Nuclear

Arctic Council creates new expert group on nuclear emergencies

Written by Thomas Nilsen

Two fatal accidents during the summer of 2019 was a wake-up call for radiation emergency authorities monitoring northern waters.

On July 1st, the nuclear-powered special purpose submarine Losharik catches fire when on mission outside the Kola Peninsula. Six weeks later, a nuclear-powered cruise missile explodes while being recovered from the seabed outside Nenoksa naval weapons testing site in the White Sea.

While Russia has been very reluctant to share information about what happened at the two accidents, the country is a team-player when the Arctic Council now has agreed to establish a dedicated expert group on radiation and nuclear incidents.

The formal decision was taken at the meeting of the Arctic Council’s Working Group on Emergency Prevention, Preparedness and Response (EPPR) in Reykyavik on December 4th.

All eight Arctic states will appoint experts and observer states are encouraged to participate. To strengthen the group’s role, the International Atomic Energy Agency (IAEA) is invited to join the meetings.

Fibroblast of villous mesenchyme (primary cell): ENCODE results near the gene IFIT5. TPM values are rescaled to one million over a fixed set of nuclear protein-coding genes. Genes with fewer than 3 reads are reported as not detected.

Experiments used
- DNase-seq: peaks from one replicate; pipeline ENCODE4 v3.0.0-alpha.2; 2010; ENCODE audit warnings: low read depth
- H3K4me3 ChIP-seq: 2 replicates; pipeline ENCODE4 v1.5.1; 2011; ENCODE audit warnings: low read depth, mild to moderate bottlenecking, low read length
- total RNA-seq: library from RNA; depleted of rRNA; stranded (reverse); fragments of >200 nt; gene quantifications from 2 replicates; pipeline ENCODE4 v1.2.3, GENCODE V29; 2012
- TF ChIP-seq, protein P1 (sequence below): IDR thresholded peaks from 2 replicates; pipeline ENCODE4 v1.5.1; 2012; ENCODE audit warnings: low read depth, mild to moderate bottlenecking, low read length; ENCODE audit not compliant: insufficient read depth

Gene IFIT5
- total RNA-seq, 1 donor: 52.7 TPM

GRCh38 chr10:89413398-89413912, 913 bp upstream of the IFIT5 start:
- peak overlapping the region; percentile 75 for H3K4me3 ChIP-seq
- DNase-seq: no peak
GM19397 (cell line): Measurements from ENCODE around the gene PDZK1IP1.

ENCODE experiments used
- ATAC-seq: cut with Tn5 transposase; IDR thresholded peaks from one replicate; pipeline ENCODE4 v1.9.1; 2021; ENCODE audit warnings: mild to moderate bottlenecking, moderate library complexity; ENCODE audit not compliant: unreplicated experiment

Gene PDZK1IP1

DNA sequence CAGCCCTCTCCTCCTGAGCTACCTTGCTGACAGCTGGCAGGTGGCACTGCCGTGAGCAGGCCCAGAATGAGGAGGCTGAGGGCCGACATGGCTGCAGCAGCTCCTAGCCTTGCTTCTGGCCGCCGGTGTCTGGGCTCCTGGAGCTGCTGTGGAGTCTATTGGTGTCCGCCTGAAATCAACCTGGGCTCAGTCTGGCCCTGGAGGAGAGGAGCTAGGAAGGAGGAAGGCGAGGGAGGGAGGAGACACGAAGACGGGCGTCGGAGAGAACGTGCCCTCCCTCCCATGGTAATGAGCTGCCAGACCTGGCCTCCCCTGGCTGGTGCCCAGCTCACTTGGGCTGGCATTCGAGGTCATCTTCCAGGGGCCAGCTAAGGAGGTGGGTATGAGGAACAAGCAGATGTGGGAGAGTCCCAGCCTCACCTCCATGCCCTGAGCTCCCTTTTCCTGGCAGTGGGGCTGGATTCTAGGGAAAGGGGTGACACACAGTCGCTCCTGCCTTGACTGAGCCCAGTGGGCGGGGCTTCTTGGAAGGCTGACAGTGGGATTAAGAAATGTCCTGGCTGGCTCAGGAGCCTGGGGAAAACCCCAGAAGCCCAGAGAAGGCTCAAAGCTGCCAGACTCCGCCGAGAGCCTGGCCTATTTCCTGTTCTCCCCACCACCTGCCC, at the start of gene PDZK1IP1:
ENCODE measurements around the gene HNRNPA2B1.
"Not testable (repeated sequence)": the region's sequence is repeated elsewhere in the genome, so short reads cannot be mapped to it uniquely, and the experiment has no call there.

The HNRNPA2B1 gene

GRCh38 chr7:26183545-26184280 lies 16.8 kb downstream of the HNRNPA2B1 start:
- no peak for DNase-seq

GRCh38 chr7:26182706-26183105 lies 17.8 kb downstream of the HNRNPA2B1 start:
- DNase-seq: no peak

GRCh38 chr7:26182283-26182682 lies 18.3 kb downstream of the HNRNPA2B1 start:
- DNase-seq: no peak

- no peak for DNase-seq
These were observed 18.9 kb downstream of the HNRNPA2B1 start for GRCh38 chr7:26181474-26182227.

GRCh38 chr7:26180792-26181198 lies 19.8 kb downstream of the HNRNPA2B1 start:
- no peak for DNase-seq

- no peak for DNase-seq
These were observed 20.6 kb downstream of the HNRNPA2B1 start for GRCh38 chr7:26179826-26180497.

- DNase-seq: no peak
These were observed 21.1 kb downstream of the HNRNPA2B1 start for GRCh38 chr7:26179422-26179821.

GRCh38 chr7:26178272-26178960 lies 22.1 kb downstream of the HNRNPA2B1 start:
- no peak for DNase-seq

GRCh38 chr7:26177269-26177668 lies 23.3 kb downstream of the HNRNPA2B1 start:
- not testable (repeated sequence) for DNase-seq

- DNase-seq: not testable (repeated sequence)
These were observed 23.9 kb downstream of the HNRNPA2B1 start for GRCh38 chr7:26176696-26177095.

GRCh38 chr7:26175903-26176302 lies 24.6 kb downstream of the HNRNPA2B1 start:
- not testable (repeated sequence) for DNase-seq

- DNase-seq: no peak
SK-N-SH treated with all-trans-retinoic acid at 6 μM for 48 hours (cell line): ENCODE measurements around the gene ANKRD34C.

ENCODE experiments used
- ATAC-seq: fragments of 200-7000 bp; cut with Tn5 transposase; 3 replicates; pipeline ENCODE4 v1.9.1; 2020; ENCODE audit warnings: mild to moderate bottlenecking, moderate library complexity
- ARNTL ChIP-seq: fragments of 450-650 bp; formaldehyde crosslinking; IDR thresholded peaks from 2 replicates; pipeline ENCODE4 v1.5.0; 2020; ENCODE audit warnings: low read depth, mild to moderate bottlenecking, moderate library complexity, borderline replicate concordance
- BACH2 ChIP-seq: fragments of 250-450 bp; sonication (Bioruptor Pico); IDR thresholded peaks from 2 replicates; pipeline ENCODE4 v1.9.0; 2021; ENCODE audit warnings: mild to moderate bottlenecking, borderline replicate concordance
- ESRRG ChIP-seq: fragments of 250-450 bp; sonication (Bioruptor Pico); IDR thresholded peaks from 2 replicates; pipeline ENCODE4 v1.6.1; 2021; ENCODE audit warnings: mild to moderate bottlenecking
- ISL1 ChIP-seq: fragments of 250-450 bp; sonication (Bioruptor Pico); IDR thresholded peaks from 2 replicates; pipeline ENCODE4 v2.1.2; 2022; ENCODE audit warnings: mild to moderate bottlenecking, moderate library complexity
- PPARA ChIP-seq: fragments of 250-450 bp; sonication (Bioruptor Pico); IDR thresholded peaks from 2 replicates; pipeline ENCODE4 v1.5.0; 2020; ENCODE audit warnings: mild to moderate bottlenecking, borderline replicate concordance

Inside the Arctic Circle, the number of nuclear-powered vessels has increased sharply over the last decade.

Tensions between Russia and NATO have led to more sailings with reactor-powered submarines, especially in the Norwegian, Barents- and White Seas, but also under the ice in the high Arctic. Northern Norway saw a record number of 12 visiting NATO nuclear-powered submarines in 2018. And while the Arctic Council members met in Reykjavik last week, Russia’s Northern Fleet still had a number of attack submarines sailing the Norwegian Sea. So did at least one American nuclear-powered submarine as reported by the Barents Observer. 

Secondly, increased shipping and industrial activities along Russia’s Northern Sea Route are supported by more and larger nuclear-powered icebreakers.

Unfortunate, the history of operating reactors and deploying nuclear weapons to the Arctic has a bad record with radioactivity released to the environment and exposure to people; nuclear weapons testing at Novaya Zemlya, the crash of a U.S. bomber with plutonium warheads at Thule airbase on Greenland, sinking submarines like the Komsomolets, Kursk and K-259. Several other submarines have suffered serious reactor accidents and in the Kara Sea, thousands of containers wit radioactive waste is dumped together with 16 reactors.

Read more at The Barents Observer

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Thomas Nilsen

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